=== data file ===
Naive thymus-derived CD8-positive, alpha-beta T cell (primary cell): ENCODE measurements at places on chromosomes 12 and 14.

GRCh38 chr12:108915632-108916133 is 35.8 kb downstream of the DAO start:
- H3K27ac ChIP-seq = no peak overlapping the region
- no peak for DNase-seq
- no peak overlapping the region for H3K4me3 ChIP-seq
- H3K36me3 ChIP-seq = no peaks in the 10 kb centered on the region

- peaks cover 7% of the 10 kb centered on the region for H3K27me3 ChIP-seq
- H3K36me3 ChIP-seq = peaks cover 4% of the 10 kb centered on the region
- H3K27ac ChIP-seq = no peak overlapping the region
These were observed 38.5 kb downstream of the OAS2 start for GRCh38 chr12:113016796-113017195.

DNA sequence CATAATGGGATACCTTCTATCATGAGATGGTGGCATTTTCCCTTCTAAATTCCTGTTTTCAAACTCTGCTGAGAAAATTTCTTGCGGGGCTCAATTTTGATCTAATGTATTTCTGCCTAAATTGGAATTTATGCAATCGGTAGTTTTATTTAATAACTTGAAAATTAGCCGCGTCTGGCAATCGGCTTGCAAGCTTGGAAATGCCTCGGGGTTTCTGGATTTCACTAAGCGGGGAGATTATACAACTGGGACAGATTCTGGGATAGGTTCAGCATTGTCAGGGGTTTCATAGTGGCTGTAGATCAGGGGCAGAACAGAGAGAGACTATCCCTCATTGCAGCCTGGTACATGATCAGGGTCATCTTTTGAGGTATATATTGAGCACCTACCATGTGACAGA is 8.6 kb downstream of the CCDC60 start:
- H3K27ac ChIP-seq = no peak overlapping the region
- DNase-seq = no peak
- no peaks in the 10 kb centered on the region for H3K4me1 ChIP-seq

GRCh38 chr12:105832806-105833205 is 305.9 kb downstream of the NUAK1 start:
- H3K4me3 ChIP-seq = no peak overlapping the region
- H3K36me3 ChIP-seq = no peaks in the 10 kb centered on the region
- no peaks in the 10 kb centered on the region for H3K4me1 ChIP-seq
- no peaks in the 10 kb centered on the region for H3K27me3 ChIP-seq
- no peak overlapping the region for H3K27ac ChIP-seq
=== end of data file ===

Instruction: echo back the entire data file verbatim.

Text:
Naive thymus-derived CD8-positive, alpha-beta T cell (primary cell): ENCODE measurements at places on chromosomes 12 and 14.

GRCh38 chr12:108915632-108916133 is 35.8 kb downstream of the DAO start:
- H3K27ac ChIP-seq = no peak overlapping the region
- no peak for DNase-seq
- no peak overlapping the region for H3K4me3 ChIP-seq
- H3K36me3 ChIP-seq = no peaks in the 10 kb centered on the region

- peaks cover 7% of the 10 kb centered on the region for H3K27me3 ChIP-seq
- H3K36me3 ChIP-seq = peaks cover 4% of the 10 kb centered on the region
- H3K27ac ChIP-seq = no peak overlapping the region
These were observed 38.5 kb downstream of the OAS2 start for GRCh38 chr12:113016796-113017195.

DNA sequence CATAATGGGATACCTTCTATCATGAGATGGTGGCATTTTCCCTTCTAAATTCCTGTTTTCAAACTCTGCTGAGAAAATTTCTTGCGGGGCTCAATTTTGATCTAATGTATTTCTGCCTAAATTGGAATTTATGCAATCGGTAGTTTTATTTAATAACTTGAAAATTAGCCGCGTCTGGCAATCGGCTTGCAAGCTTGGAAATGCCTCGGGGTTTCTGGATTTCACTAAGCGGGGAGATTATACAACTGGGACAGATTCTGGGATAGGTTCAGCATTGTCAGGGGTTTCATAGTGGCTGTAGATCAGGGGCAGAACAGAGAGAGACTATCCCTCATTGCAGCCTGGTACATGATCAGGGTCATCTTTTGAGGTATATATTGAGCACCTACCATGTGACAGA is 8.6 kb downstream of the CCDC60 start:
- H3K27ac ChIP-seq = no peak overlapping the region
- DNase-seq = no peak
- no peaks in the 10 kb centered on the region for H3K4me1 ChIP-seq

GRCh38 chr12:105832806-105833205 is 305.9 kb downstream of the NUAK1 start:
- H3K4me3 ChIP-seq = no peak overlapping the region
- H3K36me3 ChIP-seq = no peaks in the 10 kb centered on the region
- no peaks in the 10 kb centered on the region for H3K4me1 ChIP-seq
- no peaks in the 10 kb centered on the region for H3K27me3 ChIP-seq
- no peak overlapping the region for H3K27ac ChIP-seq